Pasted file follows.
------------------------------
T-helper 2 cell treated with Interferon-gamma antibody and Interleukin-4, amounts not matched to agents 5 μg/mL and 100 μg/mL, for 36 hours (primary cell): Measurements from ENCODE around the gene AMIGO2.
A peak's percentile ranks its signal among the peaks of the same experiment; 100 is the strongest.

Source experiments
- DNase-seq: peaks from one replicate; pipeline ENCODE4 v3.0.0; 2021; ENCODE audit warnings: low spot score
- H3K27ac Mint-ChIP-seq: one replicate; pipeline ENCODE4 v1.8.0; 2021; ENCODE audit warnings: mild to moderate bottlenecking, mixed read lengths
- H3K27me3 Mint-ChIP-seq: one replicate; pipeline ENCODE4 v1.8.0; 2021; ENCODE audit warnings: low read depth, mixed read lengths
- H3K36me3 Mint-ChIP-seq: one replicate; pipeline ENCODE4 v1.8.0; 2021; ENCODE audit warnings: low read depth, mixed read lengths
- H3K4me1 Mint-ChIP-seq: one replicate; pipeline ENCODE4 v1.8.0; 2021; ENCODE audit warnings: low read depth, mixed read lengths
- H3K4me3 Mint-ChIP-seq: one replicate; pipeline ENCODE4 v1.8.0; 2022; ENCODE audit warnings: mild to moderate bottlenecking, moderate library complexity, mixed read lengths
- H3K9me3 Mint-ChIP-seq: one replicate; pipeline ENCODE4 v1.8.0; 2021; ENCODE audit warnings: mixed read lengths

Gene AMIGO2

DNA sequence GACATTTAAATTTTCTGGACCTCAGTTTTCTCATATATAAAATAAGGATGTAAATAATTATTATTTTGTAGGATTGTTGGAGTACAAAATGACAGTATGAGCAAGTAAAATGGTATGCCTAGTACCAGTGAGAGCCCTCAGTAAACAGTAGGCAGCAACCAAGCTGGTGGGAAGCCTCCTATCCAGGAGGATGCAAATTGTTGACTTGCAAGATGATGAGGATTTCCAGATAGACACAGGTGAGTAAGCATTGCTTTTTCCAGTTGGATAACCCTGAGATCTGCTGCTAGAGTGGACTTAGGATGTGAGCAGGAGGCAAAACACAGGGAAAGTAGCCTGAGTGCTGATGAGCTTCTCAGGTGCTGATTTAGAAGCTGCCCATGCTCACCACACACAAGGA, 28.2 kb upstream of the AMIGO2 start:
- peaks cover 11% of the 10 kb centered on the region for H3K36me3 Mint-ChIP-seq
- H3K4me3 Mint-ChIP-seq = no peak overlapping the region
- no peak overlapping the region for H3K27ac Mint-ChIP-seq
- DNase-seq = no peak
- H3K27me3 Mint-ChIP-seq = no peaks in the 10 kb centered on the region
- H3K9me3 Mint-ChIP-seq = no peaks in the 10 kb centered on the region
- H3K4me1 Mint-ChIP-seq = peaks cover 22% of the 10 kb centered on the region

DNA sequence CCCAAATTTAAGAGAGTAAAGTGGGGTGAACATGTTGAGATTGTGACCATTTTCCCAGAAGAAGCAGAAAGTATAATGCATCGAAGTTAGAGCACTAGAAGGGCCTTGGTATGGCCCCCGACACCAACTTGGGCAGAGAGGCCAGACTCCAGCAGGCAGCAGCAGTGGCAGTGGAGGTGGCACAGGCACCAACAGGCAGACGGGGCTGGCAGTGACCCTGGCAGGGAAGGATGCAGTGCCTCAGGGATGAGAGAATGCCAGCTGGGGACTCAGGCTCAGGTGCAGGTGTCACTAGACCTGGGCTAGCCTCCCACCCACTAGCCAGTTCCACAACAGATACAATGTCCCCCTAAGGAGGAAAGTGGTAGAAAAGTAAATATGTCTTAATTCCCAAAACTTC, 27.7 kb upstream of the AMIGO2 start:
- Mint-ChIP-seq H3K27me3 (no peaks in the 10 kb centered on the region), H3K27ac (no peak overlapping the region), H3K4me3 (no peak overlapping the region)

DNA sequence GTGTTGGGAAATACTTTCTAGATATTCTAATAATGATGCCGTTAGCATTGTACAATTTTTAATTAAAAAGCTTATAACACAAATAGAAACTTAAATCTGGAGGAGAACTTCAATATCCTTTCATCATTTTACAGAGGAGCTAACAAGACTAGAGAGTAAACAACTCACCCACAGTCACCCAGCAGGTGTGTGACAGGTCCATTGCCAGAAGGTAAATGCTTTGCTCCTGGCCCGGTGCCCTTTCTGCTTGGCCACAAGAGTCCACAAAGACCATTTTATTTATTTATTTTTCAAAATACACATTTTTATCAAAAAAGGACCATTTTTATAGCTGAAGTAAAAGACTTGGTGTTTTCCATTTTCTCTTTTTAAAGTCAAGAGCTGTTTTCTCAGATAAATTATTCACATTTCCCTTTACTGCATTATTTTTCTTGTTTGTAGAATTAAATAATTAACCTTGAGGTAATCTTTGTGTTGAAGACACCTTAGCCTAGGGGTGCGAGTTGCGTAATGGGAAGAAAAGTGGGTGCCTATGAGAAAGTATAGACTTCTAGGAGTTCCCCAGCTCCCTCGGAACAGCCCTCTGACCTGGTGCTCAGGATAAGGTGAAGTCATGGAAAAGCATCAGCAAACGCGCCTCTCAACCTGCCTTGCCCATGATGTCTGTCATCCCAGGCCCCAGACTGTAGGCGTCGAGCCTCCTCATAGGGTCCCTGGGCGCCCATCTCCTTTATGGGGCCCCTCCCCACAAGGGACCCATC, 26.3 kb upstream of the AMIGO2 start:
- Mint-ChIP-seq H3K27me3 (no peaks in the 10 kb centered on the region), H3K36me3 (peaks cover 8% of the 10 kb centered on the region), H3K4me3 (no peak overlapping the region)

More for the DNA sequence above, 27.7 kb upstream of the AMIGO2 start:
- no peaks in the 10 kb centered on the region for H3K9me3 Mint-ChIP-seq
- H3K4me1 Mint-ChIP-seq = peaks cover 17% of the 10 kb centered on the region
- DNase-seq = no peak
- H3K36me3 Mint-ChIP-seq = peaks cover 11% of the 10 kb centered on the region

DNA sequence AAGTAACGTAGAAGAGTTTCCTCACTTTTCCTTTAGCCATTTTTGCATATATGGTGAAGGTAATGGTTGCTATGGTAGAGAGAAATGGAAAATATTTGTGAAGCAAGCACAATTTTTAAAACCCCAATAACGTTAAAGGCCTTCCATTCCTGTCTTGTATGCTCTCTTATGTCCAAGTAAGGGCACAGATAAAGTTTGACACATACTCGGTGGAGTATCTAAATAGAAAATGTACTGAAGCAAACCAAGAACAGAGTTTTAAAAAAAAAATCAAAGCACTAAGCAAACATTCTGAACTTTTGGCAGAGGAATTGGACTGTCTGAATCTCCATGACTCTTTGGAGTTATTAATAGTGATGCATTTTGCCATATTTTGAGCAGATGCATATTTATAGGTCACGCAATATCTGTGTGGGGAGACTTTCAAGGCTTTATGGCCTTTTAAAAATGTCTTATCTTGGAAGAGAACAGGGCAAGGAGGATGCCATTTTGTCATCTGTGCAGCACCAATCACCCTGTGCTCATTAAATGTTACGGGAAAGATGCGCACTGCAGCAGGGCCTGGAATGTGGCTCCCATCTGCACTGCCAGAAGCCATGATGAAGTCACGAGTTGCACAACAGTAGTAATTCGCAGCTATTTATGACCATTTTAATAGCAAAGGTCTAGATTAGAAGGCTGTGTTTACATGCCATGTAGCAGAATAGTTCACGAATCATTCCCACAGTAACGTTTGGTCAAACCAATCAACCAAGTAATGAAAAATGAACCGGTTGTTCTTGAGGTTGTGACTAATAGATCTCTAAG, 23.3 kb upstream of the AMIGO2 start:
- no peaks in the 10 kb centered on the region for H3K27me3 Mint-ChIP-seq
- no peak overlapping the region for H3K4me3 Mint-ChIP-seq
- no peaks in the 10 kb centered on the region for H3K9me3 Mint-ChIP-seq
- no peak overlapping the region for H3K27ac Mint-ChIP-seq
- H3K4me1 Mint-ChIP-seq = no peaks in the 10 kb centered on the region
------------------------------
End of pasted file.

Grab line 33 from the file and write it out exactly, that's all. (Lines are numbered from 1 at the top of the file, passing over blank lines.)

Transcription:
- no peak overlapping the region for H3K27ac Mint-ChIP-seq